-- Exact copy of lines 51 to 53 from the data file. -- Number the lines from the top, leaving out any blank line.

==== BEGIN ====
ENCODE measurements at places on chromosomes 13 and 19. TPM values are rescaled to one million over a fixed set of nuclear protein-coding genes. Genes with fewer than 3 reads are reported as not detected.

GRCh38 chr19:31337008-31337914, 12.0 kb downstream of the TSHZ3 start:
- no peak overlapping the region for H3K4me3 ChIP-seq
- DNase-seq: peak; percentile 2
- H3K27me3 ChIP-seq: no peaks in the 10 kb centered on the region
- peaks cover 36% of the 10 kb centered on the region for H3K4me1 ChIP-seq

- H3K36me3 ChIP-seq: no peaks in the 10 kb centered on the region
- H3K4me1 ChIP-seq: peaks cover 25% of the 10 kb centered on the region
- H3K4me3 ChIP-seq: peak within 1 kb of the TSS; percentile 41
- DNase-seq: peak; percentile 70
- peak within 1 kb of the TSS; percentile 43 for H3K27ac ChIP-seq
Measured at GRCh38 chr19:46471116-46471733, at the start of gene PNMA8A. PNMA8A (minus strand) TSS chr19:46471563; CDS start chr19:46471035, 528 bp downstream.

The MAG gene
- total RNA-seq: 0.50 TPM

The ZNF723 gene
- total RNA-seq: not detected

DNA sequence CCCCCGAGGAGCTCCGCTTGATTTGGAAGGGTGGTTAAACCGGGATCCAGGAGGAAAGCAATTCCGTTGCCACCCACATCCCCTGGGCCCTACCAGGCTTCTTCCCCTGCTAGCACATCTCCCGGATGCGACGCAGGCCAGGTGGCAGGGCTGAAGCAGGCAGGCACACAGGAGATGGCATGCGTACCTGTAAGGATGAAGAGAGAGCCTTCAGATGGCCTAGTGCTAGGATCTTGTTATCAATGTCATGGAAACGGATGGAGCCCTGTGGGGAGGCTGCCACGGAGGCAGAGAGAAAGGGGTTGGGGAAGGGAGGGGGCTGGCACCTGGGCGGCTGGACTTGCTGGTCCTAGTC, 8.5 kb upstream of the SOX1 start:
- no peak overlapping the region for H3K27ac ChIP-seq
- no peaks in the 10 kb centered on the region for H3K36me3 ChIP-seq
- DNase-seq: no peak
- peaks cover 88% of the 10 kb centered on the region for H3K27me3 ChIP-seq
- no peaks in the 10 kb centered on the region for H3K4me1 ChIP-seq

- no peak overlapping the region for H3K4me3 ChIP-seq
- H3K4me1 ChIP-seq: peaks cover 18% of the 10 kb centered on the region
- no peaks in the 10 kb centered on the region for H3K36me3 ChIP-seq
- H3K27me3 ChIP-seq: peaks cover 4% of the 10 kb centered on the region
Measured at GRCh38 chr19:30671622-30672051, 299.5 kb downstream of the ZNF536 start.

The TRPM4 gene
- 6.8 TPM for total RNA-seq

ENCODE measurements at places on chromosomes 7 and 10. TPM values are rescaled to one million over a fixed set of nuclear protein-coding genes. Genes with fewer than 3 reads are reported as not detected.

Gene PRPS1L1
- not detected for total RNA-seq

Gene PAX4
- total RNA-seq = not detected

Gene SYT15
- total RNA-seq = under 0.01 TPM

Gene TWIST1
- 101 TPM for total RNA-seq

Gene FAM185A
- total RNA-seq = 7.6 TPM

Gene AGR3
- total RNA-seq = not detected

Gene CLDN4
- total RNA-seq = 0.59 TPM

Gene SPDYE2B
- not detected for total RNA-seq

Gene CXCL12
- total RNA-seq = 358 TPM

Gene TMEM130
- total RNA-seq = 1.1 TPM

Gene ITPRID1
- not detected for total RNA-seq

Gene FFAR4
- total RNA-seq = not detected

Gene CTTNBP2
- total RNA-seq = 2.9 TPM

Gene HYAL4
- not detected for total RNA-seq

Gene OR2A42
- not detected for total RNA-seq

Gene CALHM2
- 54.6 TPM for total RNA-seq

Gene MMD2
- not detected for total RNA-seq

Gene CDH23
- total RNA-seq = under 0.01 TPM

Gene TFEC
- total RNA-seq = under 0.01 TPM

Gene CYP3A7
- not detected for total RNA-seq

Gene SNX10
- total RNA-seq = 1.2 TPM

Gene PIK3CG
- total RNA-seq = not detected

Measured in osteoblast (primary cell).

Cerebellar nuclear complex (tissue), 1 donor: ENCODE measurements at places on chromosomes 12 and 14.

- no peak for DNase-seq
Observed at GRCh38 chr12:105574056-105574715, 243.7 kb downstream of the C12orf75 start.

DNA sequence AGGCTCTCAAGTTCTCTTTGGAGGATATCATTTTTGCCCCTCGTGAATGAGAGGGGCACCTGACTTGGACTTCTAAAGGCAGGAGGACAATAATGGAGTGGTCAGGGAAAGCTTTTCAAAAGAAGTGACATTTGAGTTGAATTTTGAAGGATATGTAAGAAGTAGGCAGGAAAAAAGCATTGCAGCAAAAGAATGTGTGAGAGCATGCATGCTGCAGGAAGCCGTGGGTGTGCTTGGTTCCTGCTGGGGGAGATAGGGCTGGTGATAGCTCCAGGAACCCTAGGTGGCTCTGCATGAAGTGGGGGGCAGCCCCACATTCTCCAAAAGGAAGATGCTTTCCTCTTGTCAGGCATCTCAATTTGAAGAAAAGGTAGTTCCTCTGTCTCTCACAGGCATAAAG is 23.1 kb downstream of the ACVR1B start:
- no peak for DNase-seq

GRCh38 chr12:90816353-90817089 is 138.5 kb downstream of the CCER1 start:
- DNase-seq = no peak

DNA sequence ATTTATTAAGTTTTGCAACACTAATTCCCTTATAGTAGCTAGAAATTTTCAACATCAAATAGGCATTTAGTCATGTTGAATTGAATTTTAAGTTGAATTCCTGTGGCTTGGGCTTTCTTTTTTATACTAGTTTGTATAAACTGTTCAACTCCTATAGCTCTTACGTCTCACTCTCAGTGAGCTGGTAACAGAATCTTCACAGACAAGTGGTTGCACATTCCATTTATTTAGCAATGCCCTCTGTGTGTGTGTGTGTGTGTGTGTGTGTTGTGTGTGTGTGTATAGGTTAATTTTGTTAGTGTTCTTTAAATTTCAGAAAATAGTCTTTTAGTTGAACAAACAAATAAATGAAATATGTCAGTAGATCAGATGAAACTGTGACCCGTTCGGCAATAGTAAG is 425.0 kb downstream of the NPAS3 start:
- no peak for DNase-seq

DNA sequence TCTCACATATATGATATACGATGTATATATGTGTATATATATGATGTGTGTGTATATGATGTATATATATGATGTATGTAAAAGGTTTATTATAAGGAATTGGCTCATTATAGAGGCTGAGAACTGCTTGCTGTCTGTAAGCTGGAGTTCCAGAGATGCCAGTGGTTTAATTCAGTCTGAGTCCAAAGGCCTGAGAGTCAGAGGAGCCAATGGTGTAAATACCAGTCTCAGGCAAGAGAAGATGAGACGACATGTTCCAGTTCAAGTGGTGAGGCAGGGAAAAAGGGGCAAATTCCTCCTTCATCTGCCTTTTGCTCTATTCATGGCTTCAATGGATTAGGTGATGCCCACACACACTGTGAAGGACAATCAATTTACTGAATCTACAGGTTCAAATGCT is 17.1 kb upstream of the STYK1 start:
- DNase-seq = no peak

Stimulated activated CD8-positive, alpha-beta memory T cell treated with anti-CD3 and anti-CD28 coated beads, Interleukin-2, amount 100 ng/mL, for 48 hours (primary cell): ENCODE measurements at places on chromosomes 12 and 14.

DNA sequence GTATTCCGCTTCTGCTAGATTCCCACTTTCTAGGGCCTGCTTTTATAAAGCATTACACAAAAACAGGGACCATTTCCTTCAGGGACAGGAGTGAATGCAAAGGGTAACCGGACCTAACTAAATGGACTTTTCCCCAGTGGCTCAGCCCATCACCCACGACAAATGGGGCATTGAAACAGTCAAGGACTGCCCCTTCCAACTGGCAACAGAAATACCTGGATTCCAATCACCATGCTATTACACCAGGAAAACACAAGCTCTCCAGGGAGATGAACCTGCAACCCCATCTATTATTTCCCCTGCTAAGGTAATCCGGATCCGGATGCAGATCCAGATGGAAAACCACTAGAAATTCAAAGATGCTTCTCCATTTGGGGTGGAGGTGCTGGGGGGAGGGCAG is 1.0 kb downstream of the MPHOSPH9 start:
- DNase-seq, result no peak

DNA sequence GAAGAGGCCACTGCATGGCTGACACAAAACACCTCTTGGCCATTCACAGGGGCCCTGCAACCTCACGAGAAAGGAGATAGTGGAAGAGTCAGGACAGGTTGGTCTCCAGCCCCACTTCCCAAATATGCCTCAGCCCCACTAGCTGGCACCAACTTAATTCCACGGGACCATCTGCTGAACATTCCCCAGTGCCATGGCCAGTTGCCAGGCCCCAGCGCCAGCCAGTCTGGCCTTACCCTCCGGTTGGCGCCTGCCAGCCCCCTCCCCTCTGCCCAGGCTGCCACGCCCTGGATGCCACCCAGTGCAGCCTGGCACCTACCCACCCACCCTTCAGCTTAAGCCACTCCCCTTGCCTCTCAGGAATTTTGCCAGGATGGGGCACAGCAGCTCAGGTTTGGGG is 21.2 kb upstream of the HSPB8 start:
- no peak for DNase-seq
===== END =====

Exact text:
Gene ITPRID1
- not detected for total RNA-seq

Gene FFAR4